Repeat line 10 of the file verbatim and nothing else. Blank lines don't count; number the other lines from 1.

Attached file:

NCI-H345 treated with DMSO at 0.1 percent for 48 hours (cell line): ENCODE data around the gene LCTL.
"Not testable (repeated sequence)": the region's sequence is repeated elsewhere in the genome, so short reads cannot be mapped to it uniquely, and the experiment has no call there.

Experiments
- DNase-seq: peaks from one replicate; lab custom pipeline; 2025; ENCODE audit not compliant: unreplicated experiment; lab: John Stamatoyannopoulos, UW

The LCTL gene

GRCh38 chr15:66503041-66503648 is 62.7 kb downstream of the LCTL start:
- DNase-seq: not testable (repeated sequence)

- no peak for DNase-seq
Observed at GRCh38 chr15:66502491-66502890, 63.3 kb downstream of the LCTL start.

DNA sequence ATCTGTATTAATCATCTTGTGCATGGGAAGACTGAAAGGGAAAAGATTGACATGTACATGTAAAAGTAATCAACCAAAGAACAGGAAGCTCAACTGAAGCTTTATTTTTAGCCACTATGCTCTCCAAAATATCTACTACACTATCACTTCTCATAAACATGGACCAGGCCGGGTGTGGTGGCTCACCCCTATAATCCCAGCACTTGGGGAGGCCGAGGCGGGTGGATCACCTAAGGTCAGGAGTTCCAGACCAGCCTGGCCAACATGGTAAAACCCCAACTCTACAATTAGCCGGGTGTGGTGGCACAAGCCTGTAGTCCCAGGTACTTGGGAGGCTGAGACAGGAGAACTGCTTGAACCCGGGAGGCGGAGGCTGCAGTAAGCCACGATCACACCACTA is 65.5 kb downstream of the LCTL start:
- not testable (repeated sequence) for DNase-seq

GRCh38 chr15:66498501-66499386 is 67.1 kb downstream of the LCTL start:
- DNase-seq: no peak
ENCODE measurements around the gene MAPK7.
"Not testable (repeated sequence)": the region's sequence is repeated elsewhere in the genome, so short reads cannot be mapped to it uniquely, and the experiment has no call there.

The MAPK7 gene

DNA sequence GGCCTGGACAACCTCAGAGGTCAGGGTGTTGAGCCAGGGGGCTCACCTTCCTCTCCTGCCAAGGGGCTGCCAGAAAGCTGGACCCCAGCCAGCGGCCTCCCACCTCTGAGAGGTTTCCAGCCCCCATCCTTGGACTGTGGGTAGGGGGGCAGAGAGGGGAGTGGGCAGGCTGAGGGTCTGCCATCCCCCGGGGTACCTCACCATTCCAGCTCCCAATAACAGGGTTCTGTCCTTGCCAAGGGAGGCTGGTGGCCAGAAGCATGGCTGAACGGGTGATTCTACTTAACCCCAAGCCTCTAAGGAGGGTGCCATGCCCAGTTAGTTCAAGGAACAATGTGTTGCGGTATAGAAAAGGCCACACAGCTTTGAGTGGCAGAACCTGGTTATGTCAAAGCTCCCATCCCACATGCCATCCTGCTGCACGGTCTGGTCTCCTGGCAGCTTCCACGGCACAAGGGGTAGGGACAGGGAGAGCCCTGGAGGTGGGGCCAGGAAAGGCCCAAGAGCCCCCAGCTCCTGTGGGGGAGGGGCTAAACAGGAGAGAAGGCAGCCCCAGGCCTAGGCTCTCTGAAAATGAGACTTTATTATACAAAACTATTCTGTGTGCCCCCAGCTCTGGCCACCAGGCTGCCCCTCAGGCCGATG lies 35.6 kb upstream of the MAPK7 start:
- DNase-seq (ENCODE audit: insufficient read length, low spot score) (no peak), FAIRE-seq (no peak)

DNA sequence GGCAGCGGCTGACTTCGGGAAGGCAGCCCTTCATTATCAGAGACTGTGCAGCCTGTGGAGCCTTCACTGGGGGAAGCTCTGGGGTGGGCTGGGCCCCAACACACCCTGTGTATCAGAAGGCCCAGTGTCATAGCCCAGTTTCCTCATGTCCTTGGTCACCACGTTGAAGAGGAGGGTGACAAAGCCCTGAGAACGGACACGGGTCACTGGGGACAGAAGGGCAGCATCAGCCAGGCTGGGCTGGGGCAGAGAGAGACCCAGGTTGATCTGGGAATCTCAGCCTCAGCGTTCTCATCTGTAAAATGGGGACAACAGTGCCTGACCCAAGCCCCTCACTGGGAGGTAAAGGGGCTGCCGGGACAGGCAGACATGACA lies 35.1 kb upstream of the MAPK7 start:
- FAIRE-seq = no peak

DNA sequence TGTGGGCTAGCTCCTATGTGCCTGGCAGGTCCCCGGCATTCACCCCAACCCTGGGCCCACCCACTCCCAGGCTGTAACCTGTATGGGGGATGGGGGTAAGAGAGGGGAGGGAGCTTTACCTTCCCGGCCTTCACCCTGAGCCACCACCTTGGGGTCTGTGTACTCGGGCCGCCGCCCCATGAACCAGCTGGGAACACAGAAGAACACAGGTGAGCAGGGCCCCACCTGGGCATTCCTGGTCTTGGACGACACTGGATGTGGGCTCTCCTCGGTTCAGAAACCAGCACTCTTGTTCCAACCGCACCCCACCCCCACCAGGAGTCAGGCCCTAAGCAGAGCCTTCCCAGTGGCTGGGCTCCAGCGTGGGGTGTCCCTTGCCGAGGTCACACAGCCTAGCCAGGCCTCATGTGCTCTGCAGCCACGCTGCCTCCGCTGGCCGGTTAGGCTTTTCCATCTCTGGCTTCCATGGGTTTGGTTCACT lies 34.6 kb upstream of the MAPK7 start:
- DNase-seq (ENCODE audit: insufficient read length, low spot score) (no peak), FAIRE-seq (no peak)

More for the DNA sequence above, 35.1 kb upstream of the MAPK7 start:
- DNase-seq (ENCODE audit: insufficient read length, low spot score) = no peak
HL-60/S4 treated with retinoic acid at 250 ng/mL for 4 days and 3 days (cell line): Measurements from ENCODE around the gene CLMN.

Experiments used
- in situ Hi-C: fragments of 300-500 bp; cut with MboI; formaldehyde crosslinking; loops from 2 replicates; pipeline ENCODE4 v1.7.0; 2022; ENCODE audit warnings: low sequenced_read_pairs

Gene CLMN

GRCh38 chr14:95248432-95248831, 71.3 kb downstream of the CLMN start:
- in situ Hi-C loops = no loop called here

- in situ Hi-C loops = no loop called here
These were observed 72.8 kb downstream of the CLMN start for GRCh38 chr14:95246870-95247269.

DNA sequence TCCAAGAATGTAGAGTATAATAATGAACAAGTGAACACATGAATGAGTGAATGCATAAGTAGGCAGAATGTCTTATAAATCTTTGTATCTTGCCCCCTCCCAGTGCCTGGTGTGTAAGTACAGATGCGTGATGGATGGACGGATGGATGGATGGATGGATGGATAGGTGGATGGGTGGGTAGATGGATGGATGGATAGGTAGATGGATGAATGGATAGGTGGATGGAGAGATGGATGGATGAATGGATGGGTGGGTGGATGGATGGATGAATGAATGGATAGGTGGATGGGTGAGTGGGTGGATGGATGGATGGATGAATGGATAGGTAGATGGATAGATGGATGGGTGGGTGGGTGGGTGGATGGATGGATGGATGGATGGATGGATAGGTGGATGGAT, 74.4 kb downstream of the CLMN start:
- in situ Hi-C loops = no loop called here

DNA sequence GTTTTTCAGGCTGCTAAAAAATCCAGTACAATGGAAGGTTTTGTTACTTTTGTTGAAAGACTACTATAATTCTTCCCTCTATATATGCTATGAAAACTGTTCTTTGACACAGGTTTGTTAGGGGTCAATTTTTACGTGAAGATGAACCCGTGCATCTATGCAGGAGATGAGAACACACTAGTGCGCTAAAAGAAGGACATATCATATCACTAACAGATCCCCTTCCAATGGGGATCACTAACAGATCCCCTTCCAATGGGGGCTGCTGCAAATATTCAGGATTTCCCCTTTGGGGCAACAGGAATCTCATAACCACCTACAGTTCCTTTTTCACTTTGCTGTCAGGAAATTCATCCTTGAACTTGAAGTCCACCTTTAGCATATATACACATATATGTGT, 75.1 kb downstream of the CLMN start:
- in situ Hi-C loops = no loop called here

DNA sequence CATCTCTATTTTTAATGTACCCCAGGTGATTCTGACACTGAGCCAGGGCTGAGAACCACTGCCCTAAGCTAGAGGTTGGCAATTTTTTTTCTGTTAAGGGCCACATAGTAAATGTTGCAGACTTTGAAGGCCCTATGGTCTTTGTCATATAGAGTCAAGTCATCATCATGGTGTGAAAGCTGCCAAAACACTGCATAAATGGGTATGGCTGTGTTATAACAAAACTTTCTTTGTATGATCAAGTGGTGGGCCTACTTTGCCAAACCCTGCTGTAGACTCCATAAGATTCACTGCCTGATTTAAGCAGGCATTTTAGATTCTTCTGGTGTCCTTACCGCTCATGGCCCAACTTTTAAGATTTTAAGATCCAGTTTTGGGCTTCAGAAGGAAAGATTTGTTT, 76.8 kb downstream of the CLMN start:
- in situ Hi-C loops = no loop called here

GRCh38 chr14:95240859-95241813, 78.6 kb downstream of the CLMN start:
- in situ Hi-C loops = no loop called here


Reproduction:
DNA sequence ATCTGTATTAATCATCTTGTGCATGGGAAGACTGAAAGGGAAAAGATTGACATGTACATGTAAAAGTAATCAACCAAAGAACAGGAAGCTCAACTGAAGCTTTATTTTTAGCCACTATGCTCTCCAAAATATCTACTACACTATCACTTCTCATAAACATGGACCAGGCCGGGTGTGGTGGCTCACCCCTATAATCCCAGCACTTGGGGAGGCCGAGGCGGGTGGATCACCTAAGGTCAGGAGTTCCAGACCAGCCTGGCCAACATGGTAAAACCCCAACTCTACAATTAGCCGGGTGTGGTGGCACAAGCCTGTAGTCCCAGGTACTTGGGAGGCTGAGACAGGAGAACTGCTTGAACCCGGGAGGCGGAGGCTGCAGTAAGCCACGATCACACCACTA is 65.5 kb downstream of the LCTL start: